What will the British do?
Very few writers have given the Irish home rule crisis sufficient attention as one of the factors that enabled the outbreak of war in the summer of 1914, and yet there can be little doubt about it
Kaiser Wilhelm II, Emperor of Germany and King of Prussia,. Helmuth Von Moltke, German army chief of staff, and Admiral Alfred von Tirpitz on December 8th 1912, after news from London that Britain would not tolerate the crushing of France, Wilhelm met his top military, including both men. At what became known as “the War Council”, Moltke argued in favour of war, “the sooner the better”. Tirpitz argued “the navy would prefer to see the postponement of the great fight for one and a half years”. (Photo by Universal History Archive/Getty Images)
A wall mural commemorates a Donaghadee UVF road block at the time of the April 1914 Larrne gun-running when the UVF smuggled in 20,000 rifles from Austria-Hungary. Whether Berlin or Vienna had a hand in it remains unclear.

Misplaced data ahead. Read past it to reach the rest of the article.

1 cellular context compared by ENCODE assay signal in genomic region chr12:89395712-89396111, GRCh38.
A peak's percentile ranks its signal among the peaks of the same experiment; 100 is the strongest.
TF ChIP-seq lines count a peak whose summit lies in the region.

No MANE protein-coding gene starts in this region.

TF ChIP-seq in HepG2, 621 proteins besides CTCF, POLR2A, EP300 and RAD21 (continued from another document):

‘The influence of the Irish crisis on German policy has generally been underestimated,” Northern Ireland historian ATQ Stewart wrote in his thriller-like The Ulster Crisis in 1967.
More than 25,000 books and articles have seen the light on the origins of the first World War, but very few have paid attention to the Home Rule crisis as a factor that led to the outbreak of war in the fateful summer of 1914. And yet there can be no doubt that the Home Rule crisis played its part.
The turn of the century saw some major changes in the European alliance systems. The result was that the Central Powers, Germany and Austria-Hungary, were encircled by the Triple Entente of France, Russia and the United Kingdom.
Strategically, the Germans and the Austro-Hungarians were at a distinct disadvantage as a war would require them to fight on two fronts although the German General Staff was confident it could beat both the French and the Russians. A quick knock-out blow of the French in the west would enable the Germans quickly to transfer the might of their army to deal with the advancing Russians in the east, who, until then, would have been kept busy by some of their divisions and the bulk of the Austro-Hungarian army. It was the Schlieffen Plan, which would badly backfire on the Marne in 1914 and lead to trench warfare.